I was listening to national radio on the way home the day before yesterday, when I heard the Vice-Chairman of NICE (the government’s National Institute for Health and Clinical Excellence) flying the flag for greater regulation of food manufacturers. He is Prof Simon Capewell, a public health physician from Liverpool University, and he has been appointed to NICE since my retirement. It was good stuff – he knows what he is talking about, and isn’t afraid to challenge powerful industries and governments serving vested interests. We need more like him.
But hearing his name took me back to the last time I heard of him, nearly half a century ago. Specifically it takes me back to an August evening in 1967, when I was fifteen and he would have been about eleven. We were both at a Bible Class camp in South Wales – I think Simon had come up with a small party from Devon. Anyway, after supper he had been performing his statutory childhood duty of deliberately annoying the older kid (me), and I performed mine by giving chase and play-fighting him. Which was fine, until in his enthusiasm to better me he got a scissor grip on my neck and inadvertantly strangled me into unconsciousness.
It’s hard to know whether I was anywhere near death, but I did have a near-death experience (as I later realised – I’d never heard of such things at the time). The descriptions I later read of such things were strikingly familiar. Anyway, the long and the short of it (quite short, in reality) was that I returned to the Pembrokeshire soil with a sense of disappointment at how grey and lifeless everything was compared to where I’d been.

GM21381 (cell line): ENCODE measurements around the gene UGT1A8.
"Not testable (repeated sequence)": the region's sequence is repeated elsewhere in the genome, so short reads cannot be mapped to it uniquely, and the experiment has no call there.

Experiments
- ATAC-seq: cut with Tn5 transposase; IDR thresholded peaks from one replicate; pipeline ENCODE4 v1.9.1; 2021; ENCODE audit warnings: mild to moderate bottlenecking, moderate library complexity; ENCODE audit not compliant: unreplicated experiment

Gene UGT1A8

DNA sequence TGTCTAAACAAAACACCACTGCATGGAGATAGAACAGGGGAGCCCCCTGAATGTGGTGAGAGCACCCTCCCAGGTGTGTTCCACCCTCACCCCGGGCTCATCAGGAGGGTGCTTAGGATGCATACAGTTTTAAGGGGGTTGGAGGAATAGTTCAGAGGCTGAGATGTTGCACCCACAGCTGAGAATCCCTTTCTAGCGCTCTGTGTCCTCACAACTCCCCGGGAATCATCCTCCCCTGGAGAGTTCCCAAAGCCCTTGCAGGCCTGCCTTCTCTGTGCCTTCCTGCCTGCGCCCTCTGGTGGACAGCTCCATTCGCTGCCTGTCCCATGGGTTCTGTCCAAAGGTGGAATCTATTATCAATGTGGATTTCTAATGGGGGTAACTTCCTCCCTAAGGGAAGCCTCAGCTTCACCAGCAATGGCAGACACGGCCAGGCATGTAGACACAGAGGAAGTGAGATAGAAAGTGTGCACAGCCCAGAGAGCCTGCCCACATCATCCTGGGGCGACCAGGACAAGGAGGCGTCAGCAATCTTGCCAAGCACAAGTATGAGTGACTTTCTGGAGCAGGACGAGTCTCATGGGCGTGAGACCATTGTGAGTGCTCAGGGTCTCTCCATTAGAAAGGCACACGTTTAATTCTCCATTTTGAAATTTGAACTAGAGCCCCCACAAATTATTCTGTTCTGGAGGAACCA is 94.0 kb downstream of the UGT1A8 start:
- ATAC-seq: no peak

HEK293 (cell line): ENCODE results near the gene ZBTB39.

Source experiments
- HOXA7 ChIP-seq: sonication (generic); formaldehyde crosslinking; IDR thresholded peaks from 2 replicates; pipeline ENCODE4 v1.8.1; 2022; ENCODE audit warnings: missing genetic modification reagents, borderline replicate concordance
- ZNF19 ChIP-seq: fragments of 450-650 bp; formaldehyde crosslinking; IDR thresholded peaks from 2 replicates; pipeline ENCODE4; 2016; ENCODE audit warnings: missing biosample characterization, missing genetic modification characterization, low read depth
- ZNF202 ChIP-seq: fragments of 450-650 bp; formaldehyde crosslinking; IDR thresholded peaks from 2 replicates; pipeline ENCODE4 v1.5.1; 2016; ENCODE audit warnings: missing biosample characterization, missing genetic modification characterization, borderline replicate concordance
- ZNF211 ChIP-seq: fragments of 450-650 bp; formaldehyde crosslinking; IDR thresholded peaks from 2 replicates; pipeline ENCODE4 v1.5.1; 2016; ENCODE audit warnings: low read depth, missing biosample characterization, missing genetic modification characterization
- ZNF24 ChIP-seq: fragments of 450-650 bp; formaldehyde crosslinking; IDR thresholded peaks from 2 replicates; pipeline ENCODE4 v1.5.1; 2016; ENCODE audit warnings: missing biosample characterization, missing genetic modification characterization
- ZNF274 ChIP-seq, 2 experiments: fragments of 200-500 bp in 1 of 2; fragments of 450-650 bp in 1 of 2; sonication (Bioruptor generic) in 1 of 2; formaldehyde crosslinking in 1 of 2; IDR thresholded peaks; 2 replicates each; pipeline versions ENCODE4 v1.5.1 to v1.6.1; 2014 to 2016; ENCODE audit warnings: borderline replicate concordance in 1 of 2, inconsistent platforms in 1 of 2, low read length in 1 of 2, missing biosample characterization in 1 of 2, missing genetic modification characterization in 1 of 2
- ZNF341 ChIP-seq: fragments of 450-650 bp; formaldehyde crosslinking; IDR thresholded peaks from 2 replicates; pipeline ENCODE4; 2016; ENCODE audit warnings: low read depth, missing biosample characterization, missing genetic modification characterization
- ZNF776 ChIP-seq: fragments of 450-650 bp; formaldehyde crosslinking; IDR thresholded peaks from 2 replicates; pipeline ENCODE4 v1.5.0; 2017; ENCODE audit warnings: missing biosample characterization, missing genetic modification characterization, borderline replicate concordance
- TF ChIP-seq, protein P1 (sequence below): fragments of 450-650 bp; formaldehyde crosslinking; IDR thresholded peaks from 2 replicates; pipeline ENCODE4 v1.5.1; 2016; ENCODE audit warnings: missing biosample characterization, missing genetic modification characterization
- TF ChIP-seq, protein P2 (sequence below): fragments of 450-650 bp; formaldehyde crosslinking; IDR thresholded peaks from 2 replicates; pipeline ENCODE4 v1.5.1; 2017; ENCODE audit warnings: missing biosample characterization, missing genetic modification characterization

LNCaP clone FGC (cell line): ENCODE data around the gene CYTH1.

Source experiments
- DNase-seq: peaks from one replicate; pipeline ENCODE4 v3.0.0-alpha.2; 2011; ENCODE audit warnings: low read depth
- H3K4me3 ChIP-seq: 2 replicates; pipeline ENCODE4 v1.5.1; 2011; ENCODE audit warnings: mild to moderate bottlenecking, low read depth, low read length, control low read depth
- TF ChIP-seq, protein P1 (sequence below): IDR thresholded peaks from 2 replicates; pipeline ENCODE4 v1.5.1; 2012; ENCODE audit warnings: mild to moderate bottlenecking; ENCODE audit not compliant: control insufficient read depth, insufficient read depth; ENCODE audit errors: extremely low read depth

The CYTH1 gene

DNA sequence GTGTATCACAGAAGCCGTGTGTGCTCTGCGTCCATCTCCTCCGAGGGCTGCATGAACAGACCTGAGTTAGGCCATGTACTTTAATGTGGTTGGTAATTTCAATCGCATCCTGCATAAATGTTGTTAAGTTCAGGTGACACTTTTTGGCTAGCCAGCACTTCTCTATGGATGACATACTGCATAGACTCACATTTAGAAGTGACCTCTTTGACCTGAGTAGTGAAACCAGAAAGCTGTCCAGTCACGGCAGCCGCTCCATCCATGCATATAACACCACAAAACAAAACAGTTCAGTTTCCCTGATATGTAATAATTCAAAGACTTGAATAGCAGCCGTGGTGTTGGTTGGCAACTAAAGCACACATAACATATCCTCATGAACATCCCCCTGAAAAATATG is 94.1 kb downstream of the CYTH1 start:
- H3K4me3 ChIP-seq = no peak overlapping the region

Since then, it’s been interesting to hear the to-and-fro between those who blame anoxic nerve discharge or endorphins for near-death experiences, and those who construct theology on them. The usual case of presuppositions tending to constrain scientific explanation. Did my experience form any kind of foundation for my spiritual life? No – spiritual foundations come through the Holy Spirit, not suffocation. But it did give me, from the age of fifteen, an innate sense that if the near-death experience was like that, the real thing might not be entirely unwelcome.
Which leads to a slight dilemma – should I take Simon’s professional and professorial advice to purge any transfats from my diet and prevent my premature demise, or should I tuck into them suicidally on the basis of the earlier lesson he (involuntarily) taught me? Certainly it’s not always our academic achievements by which we most affect the lives of other individuals.
Either way, it’s good to know the boy done good. Maybe I contributed to that by not dying on him when he was at an impressionable age.